I believe the Vet units are the defining condition in wars.
     
  11. MAS

    MAS Deity

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    Barracks -> settler, or
    barracks ->worker
    sounds like a bad barracks timing to me. I'd rather build:
    warrior(x3) -> setter, or
    warrior(x3) -> granary -> settler

    I know the power of vet units, but I'm not afraid to build a dozen of regular warriors at the start of the game, unless I'm really cramped and will go to war soon.

    I do often use barracks as prebuild while researching pottery.
     
  12. anaxagoras

    anaxagoras King

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    If you are going to build a granary, it is generally best to build it as soon as possible. A granary delays the production of settlers in a city, but after the delay, it makes the production of them faster. You generally don't reach the break-even point until you get 5 or 6 settlers down the road. Unless it is one of the earlier builds you do, it will be a close call whether or not the REX phase in a typical Emperor-or-better game lasts long enough for you to come out ahead. Othniel did a detailed analysis of the precise time lines, but I'm too lazy to look up the thread. The take-home message was pretty clear, though: From the point of view of expansion, if you don't build a granary early, it is not worth it.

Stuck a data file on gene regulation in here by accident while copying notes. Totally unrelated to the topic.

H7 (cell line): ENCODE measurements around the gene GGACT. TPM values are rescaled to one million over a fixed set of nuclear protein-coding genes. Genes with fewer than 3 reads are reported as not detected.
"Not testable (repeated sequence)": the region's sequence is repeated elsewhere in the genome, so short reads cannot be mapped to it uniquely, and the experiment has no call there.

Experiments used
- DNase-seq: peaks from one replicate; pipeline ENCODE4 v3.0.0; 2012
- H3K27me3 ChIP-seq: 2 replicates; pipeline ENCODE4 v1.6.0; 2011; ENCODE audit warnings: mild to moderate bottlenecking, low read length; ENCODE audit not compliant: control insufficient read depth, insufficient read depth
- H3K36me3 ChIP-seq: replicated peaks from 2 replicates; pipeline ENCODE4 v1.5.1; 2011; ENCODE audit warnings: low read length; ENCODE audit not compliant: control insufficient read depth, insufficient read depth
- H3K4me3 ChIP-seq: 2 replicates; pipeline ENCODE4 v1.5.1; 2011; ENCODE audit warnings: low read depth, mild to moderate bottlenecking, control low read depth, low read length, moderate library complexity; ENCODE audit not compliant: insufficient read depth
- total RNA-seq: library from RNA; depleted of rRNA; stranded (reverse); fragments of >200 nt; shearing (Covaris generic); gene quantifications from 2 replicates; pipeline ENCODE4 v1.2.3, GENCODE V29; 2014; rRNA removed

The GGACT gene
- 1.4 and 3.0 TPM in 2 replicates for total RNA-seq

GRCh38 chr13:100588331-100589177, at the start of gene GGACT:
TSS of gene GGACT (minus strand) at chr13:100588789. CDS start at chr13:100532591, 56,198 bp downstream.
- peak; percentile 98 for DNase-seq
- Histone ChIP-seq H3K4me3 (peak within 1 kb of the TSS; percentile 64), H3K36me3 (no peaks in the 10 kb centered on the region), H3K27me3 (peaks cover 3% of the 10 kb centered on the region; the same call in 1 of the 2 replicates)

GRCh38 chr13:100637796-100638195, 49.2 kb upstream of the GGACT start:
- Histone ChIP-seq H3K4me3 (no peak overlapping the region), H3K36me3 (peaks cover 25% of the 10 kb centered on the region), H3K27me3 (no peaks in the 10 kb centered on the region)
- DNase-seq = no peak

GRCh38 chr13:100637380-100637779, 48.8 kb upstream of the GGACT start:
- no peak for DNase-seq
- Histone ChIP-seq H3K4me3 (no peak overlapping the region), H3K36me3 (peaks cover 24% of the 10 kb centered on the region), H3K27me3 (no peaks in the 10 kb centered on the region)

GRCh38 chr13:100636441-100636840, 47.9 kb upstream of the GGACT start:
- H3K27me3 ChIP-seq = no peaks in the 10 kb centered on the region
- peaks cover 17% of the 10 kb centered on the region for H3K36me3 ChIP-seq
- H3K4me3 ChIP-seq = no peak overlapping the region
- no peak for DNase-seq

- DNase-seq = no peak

Sometimes, if there is a food-rich location nearby but no food bonus (or not much) in the capital, it is best to build the settler first, then build the granary as the first build in the second city. But anything past that, and a granary does not help you expand your empire.

    Of course, ganaries also help with producing workers, so you have to factor that in, as well. It is often helpful for quite some time to have a city who primary purpose is to crank out workers. Even considering the worker pump, however, it is usually a waste of shields building more than two or three granaries in a few food-rich locations in your entire empire. The Pyramids are nice to capture, but I don't even consider building them from scratch.
     
  13. TheOverseer714